A Troodon had a brain the size of a big bird (which was huge for dinosaur standards). It also had grasping hands and stereoscopic vision.
Smallest dinosaur ever
The smallest fully-grown dinosaur fossil is the Lesothosaurus. This kind of dinosaur had the same size as a chicken.
For the record, smaller fossils than that of the Lesothosaurus have been found, but they belonged to baby dinosaurs.
The mighty Stegosaurus
The Stegosaurus had huge upright plates on its back that could grow as large as 30 inches.
While scientists do not fully understand the function of these massive plates, they speculate that the Stegosaurus could control its body temperature by regulating blood flow through them.
A Stegosaurus may have also been able to control its skin color this way, to either attract a mate or scare predators. Scientists call this color change “blushing.”
Fastest dinosaur ever
Generally speaking, dinosaurs were not known for running fast. However, there was a certain kind of dinosaur that could run really fast.
The Ornithomimus is considered to be the fastest dinosaur to ever live as it could run up 70 km/h. In case you’re wondering how scientists can estimate such things, we’ve got the answer for you.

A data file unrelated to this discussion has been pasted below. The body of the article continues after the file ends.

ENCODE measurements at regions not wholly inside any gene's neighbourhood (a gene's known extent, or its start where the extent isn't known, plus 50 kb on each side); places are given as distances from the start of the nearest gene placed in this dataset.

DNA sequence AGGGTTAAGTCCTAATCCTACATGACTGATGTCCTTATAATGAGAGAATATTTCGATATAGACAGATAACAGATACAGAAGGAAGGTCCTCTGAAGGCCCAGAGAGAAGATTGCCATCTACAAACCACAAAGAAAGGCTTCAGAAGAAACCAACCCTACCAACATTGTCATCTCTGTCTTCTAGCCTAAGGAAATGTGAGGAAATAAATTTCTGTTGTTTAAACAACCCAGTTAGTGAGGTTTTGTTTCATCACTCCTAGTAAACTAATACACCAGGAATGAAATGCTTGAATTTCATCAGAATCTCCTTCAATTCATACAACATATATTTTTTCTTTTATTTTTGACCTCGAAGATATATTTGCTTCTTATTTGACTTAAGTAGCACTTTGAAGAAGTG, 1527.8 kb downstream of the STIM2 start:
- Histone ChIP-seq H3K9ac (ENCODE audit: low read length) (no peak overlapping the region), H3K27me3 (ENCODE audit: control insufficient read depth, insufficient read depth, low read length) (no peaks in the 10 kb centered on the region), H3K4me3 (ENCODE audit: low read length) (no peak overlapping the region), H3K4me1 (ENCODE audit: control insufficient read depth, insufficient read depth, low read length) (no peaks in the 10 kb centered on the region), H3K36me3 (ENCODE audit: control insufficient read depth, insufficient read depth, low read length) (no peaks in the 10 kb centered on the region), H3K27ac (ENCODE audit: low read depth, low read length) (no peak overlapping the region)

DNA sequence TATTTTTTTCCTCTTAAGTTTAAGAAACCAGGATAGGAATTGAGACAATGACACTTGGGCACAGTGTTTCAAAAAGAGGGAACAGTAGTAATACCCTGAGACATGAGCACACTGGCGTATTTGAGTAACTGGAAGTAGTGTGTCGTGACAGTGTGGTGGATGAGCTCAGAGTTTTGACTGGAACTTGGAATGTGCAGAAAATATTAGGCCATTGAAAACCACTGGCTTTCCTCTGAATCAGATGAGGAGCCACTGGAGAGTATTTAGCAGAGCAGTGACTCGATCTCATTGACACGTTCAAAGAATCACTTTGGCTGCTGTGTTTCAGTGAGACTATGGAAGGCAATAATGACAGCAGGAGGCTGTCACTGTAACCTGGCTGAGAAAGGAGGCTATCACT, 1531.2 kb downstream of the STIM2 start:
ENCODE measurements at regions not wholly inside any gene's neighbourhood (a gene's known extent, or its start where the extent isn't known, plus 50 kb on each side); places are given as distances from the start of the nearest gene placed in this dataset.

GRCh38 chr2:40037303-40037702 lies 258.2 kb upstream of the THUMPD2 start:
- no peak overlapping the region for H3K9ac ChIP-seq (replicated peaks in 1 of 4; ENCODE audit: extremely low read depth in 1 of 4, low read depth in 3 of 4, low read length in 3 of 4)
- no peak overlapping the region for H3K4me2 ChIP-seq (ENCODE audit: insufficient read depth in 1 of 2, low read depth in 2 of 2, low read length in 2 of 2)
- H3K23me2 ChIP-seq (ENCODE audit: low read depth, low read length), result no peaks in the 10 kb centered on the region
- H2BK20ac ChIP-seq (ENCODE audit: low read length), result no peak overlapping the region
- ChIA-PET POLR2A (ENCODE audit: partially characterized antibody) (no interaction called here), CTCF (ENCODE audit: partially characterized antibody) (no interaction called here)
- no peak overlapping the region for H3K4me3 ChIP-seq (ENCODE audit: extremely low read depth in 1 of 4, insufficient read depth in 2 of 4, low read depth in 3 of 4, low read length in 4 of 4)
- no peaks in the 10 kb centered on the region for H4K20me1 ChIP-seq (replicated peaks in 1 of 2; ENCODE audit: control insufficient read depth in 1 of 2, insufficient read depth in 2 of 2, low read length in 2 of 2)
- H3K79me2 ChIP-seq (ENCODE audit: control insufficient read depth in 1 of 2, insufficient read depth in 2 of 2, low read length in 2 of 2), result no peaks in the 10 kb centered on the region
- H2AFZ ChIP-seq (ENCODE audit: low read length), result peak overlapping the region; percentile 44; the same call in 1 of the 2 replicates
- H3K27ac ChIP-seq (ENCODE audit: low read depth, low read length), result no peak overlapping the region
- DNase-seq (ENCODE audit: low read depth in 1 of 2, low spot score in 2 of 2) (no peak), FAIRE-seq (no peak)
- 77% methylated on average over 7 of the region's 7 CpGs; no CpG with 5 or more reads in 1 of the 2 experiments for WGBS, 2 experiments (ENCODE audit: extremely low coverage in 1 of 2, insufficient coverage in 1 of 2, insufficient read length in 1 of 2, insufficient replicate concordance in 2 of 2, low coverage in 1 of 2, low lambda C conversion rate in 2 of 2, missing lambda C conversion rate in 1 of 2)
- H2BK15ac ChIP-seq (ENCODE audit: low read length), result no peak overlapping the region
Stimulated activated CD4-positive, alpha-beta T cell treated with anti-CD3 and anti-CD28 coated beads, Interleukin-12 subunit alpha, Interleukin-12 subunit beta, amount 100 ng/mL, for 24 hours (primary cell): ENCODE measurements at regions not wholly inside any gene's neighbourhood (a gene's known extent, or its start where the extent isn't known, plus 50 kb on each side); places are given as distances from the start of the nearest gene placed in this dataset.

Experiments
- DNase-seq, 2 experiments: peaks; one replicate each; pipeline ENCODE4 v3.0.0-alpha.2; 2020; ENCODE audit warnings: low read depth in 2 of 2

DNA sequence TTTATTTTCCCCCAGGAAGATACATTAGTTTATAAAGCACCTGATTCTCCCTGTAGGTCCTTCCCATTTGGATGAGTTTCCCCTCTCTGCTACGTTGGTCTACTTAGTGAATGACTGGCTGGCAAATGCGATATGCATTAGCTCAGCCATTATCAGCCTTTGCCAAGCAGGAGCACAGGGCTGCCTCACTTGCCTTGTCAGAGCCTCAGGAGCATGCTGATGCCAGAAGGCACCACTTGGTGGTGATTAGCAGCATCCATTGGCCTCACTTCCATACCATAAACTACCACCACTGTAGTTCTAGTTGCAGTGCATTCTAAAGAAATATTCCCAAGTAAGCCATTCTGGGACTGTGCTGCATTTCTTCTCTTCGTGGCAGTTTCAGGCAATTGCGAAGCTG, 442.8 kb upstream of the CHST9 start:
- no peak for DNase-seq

They guess how fast a dinosaur walked or ran by looking at the gaps between its footprints. Kind of a cool scientific method, isn’t it?
Claws and teeth
The dinosaur with the longest claws was the Therizinosaurus (“reaping lizard”). Its claws were up to three feet long.
As for the toothiest dinosaur ever? The Hadrosaur had around 1,000 teeth and it continually grew new ones (during its youth).
Dinosaur skulls had extremely large holes that made their skulls lighter. Some of the largest skulls were as long as a vehicle. The Pentaceratops, to be precise, had the biggest skull of them all at 10 feet long.
The dinosaur with the thickest skull was the Pachycephalosaurus. Its skull grew up to 8 inches thick
The Megalodon was the biggest prehistoric fish.
It looked like a shark, but it was about three times bigger and much more aggressive and mean than our modern sharks.
Sauropods the "travelers"
Sauropods, also known as “Lizard-Footed,” could travel many miles each day thanks to their huge legs. Their fossilized trackways can still be traced today.